Typhoid vaccine is recommended for all travelers, with the exception of short-term visitors who restrict their meals to major restaurants and hotels, such as business travelers and cruise passengers. It is generally given in an oral form (Vivotif Berna) consisting of four capsules taken on alternate days until completed. The capsules should be kept refrigerated and taken with cool liquid. Side-effects are uncommon and may include abdominal discomfort, nausea, rash or hives. The alternative is an injectable polysaccharide vaccine (Typhim Vi; Aventis Pasteur Inc.) (PDF), given as a single dose. Adverse reactions, which are uncommon, may include discomfort at the injection site, fever and headache. The oral vaccine is approved for travelers at least six years old, whereas the injectable vaccine is approved for those over age two. There are no data concerning the safety of typhoid vaccine during pregnancy. The injectable vaccine (Typhim Vi) is probably preferable to the oral vaccine in pregnant and immunocompromised travelers.
Yellow fever vaccine is recommended for all travelers greater than nine months of age going to the following areas: all areas of Acre, Amapá, Amazonas, Distrito Federal (including the capital city of Brasília), Goiás, Maranhão, Mato Grosso, Mato Grosso do Sul, Minas Gerais, Pará, Rondônia, Roraima, and Tocantins, and designated areas (see map) of the following states: Bahia, Paraná, Piauí, Rio Grande do Sul, Santa Catarina, and São Paulo. Vaccination is also recommended for travelers visiting Iguacu Falls. Vaccination is not recommended for travel to the following coastal cities: Rio de Janeiro, São Paulo, Salvador, Recife, and Fortaleza. For information on risk in specific municipalities, please see the Brazilian Ministry of Health yellow fever risk area search portal (in Portuguese).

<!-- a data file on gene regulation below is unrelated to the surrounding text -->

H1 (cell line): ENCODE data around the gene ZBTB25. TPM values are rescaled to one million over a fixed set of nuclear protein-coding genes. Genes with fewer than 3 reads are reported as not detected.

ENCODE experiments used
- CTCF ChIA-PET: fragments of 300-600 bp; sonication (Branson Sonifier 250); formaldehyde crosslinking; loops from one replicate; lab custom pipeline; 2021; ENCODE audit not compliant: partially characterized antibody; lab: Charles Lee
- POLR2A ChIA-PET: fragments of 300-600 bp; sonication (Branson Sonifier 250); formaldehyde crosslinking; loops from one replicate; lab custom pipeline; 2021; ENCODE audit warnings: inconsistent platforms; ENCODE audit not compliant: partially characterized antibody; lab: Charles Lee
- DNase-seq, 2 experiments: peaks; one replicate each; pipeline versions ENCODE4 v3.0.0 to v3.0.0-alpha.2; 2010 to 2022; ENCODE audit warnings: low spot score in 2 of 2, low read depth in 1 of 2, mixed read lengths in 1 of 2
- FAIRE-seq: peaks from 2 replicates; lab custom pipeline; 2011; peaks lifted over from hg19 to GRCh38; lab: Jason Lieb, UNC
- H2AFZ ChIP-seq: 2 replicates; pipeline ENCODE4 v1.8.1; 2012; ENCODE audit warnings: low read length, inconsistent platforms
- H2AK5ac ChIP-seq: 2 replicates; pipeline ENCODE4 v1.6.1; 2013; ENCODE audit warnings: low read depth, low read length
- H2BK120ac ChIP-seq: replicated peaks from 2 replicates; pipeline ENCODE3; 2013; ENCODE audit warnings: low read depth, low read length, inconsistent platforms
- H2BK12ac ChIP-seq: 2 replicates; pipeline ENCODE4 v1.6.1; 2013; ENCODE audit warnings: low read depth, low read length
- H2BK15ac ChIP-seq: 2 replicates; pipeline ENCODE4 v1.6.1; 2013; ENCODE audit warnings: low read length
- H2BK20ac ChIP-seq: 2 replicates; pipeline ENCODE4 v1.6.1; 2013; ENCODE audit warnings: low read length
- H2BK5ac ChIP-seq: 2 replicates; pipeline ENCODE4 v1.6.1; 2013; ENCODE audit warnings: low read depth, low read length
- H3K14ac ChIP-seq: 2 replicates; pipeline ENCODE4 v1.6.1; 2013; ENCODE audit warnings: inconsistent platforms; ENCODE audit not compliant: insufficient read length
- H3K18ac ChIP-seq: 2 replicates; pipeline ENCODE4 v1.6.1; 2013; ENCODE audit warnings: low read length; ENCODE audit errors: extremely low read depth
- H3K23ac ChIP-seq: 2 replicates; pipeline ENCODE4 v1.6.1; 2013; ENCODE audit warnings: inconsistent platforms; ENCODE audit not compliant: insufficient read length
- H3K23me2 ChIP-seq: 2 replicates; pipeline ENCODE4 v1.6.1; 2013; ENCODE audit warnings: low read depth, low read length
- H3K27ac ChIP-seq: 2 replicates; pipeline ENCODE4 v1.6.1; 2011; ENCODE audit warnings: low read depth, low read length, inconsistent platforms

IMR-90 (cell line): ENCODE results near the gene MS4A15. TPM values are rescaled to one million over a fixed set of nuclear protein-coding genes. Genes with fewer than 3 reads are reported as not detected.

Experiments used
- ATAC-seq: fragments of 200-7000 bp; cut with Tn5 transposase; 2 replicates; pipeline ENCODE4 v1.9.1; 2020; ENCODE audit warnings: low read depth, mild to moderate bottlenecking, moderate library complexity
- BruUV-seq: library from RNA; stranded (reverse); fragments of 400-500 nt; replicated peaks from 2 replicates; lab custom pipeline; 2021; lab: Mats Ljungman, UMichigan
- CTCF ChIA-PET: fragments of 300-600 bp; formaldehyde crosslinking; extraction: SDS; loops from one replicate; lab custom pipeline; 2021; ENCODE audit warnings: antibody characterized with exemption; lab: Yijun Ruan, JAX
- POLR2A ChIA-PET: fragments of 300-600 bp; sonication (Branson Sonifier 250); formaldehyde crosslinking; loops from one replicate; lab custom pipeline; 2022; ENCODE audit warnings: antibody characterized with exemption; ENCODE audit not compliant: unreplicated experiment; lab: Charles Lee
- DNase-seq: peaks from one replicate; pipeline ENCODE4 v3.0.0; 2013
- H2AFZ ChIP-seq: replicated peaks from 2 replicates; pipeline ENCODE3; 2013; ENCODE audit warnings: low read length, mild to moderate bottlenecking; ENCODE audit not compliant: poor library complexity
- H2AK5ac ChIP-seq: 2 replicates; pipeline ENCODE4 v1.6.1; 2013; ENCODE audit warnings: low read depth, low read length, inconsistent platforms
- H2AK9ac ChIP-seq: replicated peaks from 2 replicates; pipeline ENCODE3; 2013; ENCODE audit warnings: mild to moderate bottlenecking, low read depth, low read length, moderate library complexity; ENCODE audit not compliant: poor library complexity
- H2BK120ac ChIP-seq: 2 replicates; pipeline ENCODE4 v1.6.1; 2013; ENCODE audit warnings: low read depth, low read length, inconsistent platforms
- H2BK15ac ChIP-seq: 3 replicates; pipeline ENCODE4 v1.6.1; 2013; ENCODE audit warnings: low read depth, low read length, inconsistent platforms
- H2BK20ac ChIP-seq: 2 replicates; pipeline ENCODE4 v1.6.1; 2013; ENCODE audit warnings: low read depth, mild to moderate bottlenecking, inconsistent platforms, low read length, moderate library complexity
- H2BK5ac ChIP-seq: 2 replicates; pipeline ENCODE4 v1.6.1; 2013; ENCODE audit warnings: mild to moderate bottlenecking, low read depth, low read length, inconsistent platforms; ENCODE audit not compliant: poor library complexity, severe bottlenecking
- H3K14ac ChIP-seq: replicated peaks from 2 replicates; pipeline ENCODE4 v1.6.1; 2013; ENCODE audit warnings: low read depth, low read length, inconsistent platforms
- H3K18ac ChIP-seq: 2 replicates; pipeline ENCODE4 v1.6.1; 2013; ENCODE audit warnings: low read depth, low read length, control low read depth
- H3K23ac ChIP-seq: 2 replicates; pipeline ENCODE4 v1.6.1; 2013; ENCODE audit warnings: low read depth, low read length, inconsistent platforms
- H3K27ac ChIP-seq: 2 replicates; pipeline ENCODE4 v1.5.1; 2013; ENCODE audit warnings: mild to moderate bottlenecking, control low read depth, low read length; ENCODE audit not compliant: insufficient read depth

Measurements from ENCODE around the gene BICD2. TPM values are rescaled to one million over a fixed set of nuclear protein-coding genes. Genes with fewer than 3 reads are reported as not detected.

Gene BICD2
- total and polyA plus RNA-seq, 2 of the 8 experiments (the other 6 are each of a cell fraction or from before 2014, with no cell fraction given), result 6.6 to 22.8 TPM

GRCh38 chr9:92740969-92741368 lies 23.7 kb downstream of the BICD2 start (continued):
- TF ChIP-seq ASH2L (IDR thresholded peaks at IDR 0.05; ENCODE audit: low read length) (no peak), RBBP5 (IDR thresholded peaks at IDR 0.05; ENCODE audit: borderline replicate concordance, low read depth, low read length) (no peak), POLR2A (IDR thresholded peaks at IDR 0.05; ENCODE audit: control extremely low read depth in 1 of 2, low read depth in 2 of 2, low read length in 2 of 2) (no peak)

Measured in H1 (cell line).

In March 2002, an unvaccinated Texas man died from yellow fever after a 6-day fishing trip on the Rio Negro west of Manaus in the state of Amazonas. In 1996, a Tennessee resident died from yellow fever contracted during a nine-day trip along the Rio Negro and Amazon rivers. Yellow fever has also been reported from the states of Amapa, Goias, Maranhao, Mato Grosso, Minas Gerais, Para, Roraima, Sao Paulo, and Tocantins. For further details on yellow fever in Brazil, go to the Pan-American Health Organization (PDF).
Yellow fever vaccine (YF-VAX; Aventis Pasteur Inc.) (PDF) must be administered at an approved yellow fever vaccination center , which will give each vaccinee a fully validated International Certificate of Vaccination. Reactions to the vaccine, which are generally mild, include headaches, muscle aches, and low-grade fevers. Serious allergic reactions, such as hives or asthma, are rare and generally occur in those with a history of egg allergy. The vaccine should not in general be given to those who are younger than nine months of age, pregnant, immunocompromised, or allergic to eggs.
Hepatitis B vaccine is recommended for all travelers if not previously vaccinated. Two vaccines are currently licensed in the United States: Recombivax HB (Merck and Co., Inc.) (PDF) and Engerix-B (GlaxoSmithKline) (PDF). A full series consists of three intramuscular doses given at 0, 1 and 6 months. Engerix-B is also approved for administration at 0, 1, 2, and 12 months, which may be appropriate for travelers departing in less than 6 months. Side-effects are generally mild and may include discomfort at the injection site and low-grade fever. Severe allergic reactions (anaphylaxis) occur rarely.